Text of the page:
If you think of the Central Valley, historically, it was a massive floodplain for months out of the year, so that [involved] groundwater moving underground. We’ve erased all that. The extent to which winter water is being put underground, I think can that help to restore the hydrological cycle. I mean, the devil is in the details, but I hope that that will lead to healthier hydrology in the state.
Can you talk about the way that paleo valleys might fit into California’s plans for recharging groundwater? And if you could just describe what those are and how they could be useful?
Paleo valleys are basically like slow-moving underground rivers, created by the glacial cycles that came to the Sierra Nevada tens of thousands of years ago. The water still wants to move through them because they’re filled with this very coarse cobble. If you could find the paleo valleys and make the land above them a conservation recharge zone, then that could be a resource that would allow you to move floodwaters underground quickly—as they’re traveling through this [existing] underground “river.”
The water would more slowly seep into the surrounding clay, and that would raise the groundwater table across the valley and make more water available for plants, reducing wildfire risk because the plants won’t be so desiccated. They also have the potential to make fish populations healthier. You often hear the fish versus farmers narrative, but fish are healthier on the floodplains. So, the water is first benefiting fish and then going downstream to benefit farmers, and they can be potentially using the same water.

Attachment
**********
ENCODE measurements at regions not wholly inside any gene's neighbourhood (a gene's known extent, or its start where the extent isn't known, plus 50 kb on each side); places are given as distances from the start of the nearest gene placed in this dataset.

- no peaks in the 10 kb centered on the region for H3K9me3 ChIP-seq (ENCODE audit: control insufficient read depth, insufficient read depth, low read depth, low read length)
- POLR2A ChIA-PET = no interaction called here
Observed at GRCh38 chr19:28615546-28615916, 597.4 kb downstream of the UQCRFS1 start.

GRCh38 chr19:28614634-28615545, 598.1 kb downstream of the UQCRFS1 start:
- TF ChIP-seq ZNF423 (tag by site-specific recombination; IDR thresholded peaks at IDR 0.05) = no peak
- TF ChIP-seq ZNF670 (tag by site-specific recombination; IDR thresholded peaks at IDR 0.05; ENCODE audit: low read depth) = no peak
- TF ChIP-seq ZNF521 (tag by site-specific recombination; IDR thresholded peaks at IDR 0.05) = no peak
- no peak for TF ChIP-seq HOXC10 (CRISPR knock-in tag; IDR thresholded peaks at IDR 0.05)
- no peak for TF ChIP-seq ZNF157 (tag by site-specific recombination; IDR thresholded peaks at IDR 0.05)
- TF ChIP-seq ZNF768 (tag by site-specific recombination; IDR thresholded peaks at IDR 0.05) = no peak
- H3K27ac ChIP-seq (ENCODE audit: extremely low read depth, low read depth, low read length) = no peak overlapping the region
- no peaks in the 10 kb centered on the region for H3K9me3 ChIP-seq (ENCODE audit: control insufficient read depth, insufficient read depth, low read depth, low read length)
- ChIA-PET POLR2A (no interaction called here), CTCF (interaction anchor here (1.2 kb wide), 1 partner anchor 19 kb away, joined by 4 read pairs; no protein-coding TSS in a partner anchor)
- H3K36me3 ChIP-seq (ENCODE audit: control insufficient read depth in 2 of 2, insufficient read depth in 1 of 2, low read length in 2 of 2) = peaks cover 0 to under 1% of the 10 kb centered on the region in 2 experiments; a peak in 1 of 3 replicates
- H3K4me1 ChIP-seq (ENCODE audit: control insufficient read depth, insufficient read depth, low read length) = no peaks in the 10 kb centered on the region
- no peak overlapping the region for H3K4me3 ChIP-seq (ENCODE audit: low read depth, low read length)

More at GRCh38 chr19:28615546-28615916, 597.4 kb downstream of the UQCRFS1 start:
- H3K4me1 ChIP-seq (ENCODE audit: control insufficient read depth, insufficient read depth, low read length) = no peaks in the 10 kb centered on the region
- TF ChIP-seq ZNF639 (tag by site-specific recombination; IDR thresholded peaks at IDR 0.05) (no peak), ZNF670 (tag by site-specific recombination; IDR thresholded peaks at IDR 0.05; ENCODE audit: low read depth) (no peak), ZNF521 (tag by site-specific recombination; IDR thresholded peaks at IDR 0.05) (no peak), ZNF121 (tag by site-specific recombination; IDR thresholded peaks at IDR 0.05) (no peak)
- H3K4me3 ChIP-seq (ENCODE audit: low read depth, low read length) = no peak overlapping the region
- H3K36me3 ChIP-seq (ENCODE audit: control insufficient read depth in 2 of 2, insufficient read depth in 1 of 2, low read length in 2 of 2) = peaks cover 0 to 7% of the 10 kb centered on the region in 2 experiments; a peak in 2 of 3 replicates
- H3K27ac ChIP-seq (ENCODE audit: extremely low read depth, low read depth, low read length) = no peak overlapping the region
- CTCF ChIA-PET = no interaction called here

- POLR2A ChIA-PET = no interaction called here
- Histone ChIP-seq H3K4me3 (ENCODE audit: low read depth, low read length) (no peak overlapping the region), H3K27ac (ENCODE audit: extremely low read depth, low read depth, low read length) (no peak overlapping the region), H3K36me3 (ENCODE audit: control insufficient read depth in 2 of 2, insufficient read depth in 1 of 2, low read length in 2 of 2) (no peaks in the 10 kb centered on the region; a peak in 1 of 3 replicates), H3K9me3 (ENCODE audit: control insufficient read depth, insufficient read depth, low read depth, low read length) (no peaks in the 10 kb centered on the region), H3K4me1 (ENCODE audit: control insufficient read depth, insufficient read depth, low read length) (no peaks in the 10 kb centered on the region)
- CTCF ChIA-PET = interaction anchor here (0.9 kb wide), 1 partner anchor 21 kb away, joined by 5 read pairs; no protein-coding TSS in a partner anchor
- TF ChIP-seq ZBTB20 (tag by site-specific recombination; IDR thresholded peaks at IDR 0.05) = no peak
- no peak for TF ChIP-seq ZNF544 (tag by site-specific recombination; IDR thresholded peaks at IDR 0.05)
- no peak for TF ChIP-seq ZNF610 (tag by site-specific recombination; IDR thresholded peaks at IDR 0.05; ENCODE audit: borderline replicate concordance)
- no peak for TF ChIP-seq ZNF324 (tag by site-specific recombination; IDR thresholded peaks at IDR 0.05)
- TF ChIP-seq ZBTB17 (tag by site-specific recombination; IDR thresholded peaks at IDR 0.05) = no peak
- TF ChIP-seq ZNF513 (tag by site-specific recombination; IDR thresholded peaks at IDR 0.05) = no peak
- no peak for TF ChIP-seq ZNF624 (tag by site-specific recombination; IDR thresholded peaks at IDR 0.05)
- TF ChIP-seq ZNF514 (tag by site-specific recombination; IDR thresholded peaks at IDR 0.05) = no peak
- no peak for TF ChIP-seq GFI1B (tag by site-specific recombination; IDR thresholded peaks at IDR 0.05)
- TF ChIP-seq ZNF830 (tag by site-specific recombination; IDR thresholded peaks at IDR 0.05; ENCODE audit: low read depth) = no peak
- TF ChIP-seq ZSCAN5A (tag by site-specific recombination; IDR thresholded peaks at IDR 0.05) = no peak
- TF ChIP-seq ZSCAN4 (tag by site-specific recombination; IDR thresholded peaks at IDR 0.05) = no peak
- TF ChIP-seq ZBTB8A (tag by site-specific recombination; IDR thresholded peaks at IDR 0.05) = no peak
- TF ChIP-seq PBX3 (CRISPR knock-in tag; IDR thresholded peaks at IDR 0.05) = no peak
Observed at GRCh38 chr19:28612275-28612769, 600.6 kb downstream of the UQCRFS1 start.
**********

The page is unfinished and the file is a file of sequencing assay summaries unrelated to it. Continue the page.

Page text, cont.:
Can you say more about how farmers can recharge their groundwater. You point to Don Cameron of Terranova Ranch as somebody who’s ahead of the curve. Can you describe his system and if that’s the system other farmers could turn to?
(Cameron) has no water rights. He relies only on groundwater but he asked his local irrigation district for water in the winter because their members weren’t using it then. He’s basically just moving water onto the land [to recharge the water in his soil and the groundwater below his farm]—fallowed fields or a crop that he’s experimented with and found it can survive with water on its feet for some period of time—sitting on top of the land before it can infiltrate the soil.
If farmers are putting water on the land, they need to be very careful that they’re not doing it shortly after fertilizing, or pesticide applications. Because if you contaminate groundwater, it’s very difficult to clean it.
“If you are seeing other things as less important, then you’re justified in exploiting them for your own use.”
There’s been a fair bit of work—I would say, more in the Midwest—on buffer strips. They are a way to absorb some of the runoff [fertilizer] from crops and give plants a chance to clean the water before it moves into the river, but buffer strips could also be used for recharge. So that’s one approach and that’s where the paleo valleys also could be useful—because if you can find a place where the water moves underground quickly, then you don’t need as big of an area to do that.